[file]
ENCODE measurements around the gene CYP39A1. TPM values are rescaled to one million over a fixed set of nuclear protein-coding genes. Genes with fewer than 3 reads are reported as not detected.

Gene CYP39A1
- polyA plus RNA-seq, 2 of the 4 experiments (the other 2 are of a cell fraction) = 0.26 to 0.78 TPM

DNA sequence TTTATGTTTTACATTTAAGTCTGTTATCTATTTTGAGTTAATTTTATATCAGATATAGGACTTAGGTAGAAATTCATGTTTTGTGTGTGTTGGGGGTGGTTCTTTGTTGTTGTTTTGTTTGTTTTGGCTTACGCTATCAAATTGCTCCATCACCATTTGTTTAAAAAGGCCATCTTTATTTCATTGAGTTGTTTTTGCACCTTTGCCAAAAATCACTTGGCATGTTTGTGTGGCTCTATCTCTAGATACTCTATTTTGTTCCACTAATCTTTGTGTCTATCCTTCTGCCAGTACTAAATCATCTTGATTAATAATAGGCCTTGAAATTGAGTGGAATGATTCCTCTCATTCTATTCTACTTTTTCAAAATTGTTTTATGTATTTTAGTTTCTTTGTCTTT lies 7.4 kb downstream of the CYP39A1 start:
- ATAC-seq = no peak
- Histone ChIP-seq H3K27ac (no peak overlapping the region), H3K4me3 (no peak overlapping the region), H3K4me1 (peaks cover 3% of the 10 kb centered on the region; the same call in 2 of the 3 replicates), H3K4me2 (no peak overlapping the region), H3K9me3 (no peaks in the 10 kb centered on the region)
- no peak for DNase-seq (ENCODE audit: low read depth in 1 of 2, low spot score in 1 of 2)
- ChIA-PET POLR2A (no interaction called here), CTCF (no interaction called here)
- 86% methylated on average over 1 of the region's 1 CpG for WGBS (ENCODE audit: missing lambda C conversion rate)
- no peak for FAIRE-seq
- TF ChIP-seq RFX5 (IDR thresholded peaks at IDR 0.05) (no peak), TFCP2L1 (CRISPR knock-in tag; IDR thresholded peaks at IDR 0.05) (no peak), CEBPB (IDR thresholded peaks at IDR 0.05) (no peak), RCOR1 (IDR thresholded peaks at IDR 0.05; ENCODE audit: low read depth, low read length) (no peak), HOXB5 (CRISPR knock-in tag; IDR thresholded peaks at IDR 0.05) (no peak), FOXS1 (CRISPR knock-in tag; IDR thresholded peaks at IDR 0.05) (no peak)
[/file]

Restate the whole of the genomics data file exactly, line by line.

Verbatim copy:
ENCODE measurements around the gene CYP39A1. TPM values are rescaled to one million over a fixed set of nuclear protein-coding genes. Genes with fewer than 3 reads are reported as not detected.

Gene CYP39A1
- polyA plus RNA-seq, 2 of the 4 experiments (the other 2 are of a cell fraction) = 0.26 to 0.78 TPM

DNA sequence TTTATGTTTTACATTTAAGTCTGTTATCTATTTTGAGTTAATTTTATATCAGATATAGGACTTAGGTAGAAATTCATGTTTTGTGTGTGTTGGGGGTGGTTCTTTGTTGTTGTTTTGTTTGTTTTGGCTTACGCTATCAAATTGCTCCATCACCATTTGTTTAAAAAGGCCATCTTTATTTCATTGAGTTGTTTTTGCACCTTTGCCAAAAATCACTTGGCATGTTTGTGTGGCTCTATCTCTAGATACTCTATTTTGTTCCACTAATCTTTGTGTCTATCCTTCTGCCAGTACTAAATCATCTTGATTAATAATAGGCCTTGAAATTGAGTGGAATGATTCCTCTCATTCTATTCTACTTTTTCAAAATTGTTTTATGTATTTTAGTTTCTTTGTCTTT lies 7.4 kb downstream of the CYP39A1 start:
- ATAC-seq = no peak
- Histone ChIP-seq H3K27ac (no peak overlapping the region), H3K4me3 (no peak overlapping the region), H3K4me1 (peaks cover 3% of the 10 kb centered on the region; the same call in 2 of the 3 replicates), H3K4me2 (no peak overlapping the region), H3K9me3 (no peaks in the 10 kb centered on the region)
- no peak for DNase-seq (ENCODE audit: low read depth in 1 of 2, low spot score in 1 of 2)
- ChIA-PET POLR2A (no interaction called here), CTCF (no interaction called here)
- 86% methylated on average over 1 of the region's 1 CpG for WGBS (ENCODE audit: missing lambda C conversion rate)
- no peak for FAIRE-seq
- TF ChIP-seq RFX5 (IDR thresholded peaks at IDR 0.05) (no peak), TFCP2L1 (CRISPR knock-in tag; IDR thresholded peaks at IDR 0.05) (no peak), CEBPB (IDR thresholded peaks at IDR 0.05) (no peak), RCOR1 (IDR thresholded peaks at IDR 0.05; ENCODE audit: low read depth, low read length) (no peak), HOXB5 (CRISPR knock-in tag; IDR thresholded peaks at IDR 0.05) (no peak), FOXS1 (CRISPR knock-in tag; IDR thresholded peaks at IDR 0.05) (no peak)